THE FAULT: If the club gets too far inside, you'll tend to loop it outside coming down.
__THE FIX:__A straighter takeaway creates room to swing down from inside.
How many times have you heard that to fix a slice, you have to swing in to out? What that means is, the club should swing down from inside the target line and then move outside the line after impact. The intent of that advice is good, but it causes a lot of golfers to hit the ball even farther to the right.
If you're a slicer and you try to swing in to out, you'll be inclined to start the club back more and more to the inside to set up that path (above, left). Sooner or later, you'll start taking it back so far inside that you have to loop it to the outside on the downswing. Guess what? That's the swing shape you've been trying to eliminate. So you're back to where you started.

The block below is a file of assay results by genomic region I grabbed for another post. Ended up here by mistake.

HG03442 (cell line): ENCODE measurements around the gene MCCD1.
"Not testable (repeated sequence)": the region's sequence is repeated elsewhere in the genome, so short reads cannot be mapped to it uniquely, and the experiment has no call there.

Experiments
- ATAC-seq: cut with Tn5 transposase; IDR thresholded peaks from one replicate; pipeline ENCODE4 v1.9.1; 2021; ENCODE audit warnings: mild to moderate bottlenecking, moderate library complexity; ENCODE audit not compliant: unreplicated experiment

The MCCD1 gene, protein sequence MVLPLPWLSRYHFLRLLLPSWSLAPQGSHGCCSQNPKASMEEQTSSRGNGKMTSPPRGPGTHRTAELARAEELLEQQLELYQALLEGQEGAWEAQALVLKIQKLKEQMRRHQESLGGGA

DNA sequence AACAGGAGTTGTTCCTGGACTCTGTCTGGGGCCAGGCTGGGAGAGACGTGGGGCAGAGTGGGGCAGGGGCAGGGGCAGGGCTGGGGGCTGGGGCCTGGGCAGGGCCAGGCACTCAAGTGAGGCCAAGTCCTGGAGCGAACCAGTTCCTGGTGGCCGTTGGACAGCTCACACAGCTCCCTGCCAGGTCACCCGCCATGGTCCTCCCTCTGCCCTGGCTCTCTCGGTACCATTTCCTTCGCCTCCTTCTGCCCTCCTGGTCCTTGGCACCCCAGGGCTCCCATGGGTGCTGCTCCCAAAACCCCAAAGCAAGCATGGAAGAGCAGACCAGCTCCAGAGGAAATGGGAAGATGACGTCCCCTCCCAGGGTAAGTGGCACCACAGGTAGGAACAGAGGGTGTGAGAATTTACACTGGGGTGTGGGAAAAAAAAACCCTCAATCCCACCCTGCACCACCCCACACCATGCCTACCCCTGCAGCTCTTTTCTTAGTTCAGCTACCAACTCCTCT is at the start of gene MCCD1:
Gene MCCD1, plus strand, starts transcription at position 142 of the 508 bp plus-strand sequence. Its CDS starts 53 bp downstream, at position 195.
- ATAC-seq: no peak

Remember this: In to out is a downswing thought, not a backswing thought. As you swing back, try to create some room for the club to move on an in-to-out path coming down. To do that, keep the club in front of your torso as long as you can going back (above, right). If you've been flipping it way inside, this will feel like the club is moving away from your body. That's good. It means you're creating enough room to swing from in to out through impact.
We're all aware of the dangers of getting too much sun. Protection and regular checkups are critical. But the sun has its benefits, too, like providing the body with vitamin D, an essential nutrient for bone density and muscle function. So it can be beneficial to expose your skin to the sun before applying sunscreen. Protection is key, of course, but a little sun can be good. (Editor's note: On May 14, Leadbetter is hosting a charity event called Leadbetter Skins 4 Healthier Skin at The Concession Golf Club, Bradenton, Fla., site of his newest academy. It's a fundraiser for skin-cancer prevention.)
DAVID LEADBETTER, a Golf Digest Teaching Professional, operates 26 golf academies worldwide.